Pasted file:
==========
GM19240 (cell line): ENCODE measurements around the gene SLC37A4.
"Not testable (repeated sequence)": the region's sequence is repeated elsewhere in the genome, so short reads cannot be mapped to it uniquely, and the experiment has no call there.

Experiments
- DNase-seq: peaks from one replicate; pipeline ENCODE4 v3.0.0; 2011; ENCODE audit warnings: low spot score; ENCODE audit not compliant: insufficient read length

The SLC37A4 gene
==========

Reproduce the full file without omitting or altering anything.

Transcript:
GM19240 (cell line): ENCODE measurements around the gene SLC37A4.
"Not testable (repeated sequence)": the region's sequence is repeated elsewhere in the genome, so short reads cannot be mapped to it uniquely, and the experiment has no call there.

Experiments
- DNase-seq: peaks from one replicate; pipeline ENCODE4 v3.0.0; 2011; ENCODE audit warnings: low spot score; ENCODE audit not compliant: insufficient read length

The SLC37A4 gene